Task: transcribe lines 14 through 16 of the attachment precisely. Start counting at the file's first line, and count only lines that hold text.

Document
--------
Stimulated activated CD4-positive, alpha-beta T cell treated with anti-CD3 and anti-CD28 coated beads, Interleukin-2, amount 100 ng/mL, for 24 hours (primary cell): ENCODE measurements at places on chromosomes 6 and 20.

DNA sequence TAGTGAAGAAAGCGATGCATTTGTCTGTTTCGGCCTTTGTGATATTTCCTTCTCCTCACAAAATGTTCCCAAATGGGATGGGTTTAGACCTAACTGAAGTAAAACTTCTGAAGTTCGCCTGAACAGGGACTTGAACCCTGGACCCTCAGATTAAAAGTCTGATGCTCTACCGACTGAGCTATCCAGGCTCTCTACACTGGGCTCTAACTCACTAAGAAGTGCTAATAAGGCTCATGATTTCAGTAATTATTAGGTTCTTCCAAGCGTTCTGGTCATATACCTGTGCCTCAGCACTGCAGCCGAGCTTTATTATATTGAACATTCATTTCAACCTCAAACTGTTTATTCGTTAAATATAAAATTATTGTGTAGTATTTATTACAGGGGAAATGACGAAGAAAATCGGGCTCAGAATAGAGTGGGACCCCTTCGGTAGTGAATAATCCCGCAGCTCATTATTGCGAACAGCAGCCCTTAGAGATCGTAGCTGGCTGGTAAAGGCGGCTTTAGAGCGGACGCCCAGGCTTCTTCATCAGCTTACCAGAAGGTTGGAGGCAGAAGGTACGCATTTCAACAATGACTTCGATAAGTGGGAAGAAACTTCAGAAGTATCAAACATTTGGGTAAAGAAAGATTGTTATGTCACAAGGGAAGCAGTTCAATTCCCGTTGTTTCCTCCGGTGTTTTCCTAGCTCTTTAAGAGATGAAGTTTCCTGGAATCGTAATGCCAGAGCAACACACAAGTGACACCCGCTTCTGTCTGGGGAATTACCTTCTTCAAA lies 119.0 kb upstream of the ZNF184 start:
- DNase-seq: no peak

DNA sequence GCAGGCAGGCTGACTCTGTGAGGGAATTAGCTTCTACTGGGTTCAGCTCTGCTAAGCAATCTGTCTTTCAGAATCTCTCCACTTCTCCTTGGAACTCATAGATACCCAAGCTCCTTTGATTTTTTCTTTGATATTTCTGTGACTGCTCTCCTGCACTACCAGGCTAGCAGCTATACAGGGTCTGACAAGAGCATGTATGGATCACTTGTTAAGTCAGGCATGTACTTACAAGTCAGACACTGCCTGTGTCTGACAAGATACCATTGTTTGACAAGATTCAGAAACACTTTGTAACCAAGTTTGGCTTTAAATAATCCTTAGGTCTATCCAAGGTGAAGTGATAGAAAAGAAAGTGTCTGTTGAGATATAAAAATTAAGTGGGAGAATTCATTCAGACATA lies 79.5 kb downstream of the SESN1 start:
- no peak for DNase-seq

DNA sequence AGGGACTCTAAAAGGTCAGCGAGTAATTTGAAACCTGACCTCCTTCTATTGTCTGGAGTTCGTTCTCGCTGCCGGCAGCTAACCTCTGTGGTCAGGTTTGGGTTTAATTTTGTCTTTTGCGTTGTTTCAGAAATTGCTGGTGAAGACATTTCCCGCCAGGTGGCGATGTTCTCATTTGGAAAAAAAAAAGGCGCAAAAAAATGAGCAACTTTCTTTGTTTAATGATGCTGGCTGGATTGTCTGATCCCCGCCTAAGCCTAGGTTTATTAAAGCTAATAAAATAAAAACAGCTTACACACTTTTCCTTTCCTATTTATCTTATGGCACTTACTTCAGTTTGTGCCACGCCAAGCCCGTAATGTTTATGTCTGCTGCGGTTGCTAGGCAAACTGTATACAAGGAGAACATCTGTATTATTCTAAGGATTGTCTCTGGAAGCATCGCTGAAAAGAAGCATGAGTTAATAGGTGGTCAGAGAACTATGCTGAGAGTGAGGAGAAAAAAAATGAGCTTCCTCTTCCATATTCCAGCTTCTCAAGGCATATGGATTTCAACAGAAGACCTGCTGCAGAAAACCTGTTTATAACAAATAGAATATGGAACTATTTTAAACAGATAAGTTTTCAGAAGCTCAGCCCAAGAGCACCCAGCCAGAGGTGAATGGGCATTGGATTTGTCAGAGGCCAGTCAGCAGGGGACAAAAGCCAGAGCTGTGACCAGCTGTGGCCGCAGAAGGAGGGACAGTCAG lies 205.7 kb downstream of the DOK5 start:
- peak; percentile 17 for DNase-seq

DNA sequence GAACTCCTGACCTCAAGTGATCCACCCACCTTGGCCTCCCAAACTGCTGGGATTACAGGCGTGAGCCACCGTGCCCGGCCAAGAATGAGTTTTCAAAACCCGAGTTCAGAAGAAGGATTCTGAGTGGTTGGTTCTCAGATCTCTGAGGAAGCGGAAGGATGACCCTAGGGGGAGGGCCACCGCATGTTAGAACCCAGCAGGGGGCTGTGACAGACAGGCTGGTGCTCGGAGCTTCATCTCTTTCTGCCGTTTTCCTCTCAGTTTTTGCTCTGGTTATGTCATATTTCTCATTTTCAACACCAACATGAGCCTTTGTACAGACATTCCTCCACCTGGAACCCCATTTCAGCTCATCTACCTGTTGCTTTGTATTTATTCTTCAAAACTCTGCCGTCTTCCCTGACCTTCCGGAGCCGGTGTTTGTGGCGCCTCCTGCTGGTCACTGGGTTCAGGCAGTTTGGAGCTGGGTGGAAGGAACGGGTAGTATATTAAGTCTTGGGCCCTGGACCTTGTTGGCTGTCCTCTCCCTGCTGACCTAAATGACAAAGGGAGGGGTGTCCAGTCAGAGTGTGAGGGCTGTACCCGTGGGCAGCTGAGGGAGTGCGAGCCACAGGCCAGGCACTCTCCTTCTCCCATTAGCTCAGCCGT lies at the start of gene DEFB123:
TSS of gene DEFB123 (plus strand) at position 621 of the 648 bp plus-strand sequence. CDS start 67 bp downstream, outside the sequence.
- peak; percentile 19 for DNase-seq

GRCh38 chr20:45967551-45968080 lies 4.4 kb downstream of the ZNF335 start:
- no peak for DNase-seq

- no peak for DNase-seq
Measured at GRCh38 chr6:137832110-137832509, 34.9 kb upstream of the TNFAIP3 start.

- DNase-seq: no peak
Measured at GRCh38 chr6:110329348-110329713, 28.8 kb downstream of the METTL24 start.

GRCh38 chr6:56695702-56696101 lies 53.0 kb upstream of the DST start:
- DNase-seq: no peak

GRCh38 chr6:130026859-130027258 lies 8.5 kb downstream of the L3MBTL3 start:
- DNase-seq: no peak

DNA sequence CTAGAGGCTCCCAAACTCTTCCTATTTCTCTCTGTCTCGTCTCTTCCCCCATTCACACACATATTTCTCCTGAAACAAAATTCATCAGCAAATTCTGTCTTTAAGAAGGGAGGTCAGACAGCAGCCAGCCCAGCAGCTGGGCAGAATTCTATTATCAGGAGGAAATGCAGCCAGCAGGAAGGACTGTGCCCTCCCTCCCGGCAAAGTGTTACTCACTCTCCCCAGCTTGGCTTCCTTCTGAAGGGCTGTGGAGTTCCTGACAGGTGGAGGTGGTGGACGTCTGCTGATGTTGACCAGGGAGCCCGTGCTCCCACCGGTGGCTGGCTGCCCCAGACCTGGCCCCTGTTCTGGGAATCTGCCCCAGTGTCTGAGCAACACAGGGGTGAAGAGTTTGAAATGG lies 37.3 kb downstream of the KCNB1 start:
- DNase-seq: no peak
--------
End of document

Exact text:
Measured at GRCh38 chr6:137832110-137832509, 34.9 kb upstream of the TNFAIP3 start.

- DNase-seq: no peak
Measured at GRCh38 chr6:110329348-110329713, 28.8 kb downstream of the METTL24 start.